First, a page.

Luby's saved?

Prolific Houston restaurateur could save Luby's with aggressive new move

Houston restaurateur could save Luby's with aggressive new move

Luby's exterior
Could Luby's live on? Luby's/Facebook

When Luby's announced a plan of "liquidation and dissolution," the cafeteria chain's long-term prospects for survival seemed pretty dim, but a faint flicker of hope remains. In a document filed with the Securities and Exchange Commission, the company revealed it has entered into a confidential agreement with Luby's CEO Chris Pappas that could lead to his acquiring the company.

The document explicitly states that Pappas has only been granted access to financial information for the purpose of potentially making an offer for some portion of the company's assets. Pappas has not made an offer, and, even when he does, the company is not obligated to accept it. (The Houston Chronicle was first to report on the details of the SEC filing.)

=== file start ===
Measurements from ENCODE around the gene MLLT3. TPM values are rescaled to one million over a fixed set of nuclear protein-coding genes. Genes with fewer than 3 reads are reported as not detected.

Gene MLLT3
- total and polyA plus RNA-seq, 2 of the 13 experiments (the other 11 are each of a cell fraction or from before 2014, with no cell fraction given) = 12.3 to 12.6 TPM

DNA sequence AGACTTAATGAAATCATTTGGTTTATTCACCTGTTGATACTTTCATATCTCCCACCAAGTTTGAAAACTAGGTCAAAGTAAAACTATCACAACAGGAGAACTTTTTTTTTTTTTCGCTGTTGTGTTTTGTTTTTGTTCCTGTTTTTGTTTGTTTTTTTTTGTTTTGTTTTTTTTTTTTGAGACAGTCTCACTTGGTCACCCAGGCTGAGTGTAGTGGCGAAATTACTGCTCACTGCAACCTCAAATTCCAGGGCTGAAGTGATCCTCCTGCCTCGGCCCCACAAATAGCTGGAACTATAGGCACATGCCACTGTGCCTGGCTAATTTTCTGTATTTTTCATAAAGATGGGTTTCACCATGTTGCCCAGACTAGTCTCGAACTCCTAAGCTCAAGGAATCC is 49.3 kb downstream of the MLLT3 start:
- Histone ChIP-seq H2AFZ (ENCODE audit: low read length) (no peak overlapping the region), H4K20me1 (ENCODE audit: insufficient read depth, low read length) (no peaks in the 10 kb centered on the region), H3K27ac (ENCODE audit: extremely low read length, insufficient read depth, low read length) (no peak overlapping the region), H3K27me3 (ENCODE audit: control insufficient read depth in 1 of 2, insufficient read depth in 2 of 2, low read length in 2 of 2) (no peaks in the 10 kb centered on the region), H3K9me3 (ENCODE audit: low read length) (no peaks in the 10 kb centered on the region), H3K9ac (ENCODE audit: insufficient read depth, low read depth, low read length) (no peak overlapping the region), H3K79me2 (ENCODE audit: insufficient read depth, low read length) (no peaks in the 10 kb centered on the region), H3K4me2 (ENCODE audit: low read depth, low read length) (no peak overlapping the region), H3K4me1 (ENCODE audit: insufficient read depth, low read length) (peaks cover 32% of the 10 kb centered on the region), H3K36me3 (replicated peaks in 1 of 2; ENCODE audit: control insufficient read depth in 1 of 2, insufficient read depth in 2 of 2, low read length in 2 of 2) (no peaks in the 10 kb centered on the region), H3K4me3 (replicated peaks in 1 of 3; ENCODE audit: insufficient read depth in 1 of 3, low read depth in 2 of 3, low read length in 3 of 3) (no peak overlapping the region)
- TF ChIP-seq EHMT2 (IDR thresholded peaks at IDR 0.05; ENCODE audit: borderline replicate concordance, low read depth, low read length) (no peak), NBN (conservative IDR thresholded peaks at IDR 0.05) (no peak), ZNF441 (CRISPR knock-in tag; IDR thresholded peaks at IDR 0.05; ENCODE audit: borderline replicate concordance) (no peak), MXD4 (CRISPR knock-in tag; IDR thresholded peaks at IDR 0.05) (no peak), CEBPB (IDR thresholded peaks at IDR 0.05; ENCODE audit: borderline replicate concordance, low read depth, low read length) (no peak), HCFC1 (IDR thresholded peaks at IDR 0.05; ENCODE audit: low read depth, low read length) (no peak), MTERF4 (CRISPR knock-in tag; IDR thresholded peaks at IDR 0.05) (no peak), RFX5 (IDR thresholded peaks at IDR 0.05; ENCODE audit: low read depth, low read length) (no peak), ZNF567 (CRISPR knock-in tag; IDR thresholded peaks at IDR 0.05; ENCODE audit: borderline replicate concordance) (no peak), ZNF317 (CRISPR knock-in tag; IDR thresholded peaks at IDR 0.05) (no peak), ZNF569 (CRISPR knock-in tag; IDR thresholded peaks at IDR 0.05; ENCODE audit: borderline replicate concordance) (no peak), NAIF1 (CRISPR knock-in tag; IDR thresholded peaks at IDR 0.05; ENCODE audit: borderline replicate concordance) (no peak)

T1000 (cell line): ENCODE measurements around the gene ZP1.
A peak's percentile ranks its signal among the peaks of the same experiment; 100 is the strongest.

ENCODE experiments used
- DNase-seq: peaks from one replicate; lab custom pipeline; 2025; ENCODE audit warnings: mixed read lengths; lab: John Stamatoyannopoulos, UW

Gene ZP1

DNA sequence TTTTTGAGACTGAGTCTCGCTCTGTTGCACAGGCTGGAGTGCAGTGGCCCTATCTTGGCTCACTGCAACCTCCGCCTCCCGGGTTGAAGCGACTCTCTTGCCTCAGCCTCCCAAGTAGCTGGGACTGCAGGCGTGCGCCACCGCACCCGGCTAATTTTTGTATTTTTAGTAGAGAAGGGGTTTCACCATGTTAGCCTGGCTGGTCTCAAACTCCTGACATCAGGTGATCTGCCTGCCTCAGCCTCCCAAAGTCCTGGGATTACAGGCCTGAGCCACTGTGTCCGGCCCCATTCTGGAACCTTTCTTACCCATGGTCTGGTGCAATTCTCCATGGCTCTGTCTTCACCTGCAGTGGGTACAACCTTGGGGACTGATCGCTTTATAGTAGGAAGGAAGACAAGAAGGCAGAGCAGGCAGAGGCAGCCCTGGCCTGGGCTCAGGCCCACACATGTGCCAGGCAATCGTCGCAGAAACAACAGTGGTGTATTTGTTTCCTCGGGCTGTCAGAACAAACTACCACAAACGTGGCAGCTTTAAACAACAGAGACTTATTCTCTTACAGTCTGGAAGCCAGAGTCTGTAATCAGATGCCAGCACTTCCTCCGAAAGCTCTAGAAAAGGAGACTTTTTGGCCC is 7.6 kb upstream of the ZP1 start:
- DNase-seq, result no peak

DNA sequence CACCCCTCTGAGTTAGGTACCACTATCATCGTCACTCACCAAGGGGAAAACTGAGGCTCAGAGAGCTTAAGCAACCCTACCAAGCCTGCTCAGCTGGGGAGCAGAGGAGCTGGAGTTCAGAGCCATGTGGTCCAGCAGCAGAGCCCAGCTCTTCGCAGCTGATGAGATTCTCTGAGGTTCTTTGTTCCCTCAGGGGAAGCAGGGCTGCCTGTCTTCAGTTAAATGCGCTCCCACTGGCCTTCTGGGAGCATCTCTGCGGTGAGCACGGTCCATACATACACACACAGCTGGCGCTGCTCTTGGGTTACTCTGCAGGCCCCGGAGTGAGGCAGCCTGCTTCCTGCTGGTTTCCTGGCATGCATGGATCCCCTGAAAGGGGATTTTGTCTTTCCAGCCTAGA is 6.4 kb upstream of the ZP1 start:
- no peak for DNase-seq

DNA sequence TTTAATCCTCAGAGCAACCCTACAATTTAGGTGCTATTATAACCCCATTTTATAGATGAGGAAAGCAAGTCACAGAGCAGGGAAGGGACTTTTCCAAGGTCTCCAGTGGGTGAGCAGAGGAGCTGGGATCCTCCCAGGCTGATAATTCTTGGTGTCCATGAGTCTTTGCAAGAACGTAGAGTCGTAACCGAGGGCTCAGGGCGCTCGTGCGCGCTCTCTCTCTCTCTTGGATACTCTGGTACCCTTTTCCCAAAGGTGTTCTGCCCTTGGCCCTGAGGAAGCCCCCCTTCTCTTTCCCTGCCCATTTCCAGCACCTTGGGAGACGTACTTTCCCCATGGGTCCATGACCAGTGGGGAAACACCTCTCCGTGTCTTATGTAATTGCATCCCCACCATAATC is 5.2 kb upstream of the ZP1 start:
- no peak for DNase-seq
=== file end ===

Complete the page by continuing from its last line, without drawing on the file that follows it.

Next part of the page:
Still, Pappas is one of the company's major shareholders, holding 18.43 percent of the company's shares. His brother, Harris Pappas, owns an additional 17.86 percent of the company's shares, per the filing. Their holdings include approximately 1 million shares owned by Pappas Restaurants, the Houston-based restaurant juggernaut they own together. 

When Luby's announced the liquidation plan earlier this month, the company said it expected to realize between $92 and $123 million for its holdings, which also include the Fuddruckers chain and the real estate many of its restaurants occupy. At the time, Chris Pappas said the plan provided for the possibility that "well-capitalized owners" could maintain the restaurant's operations. As the co-owner of one of the city's most successful restaurant groups, he would certainly qualify.

Whatever the future holds, 80 Luby's and Fuddruckers locations remain open. Diners who want these establishments to remain in business might want to consider patronizing them to demonstrate to Pappas and his brother than they're worth acquiring.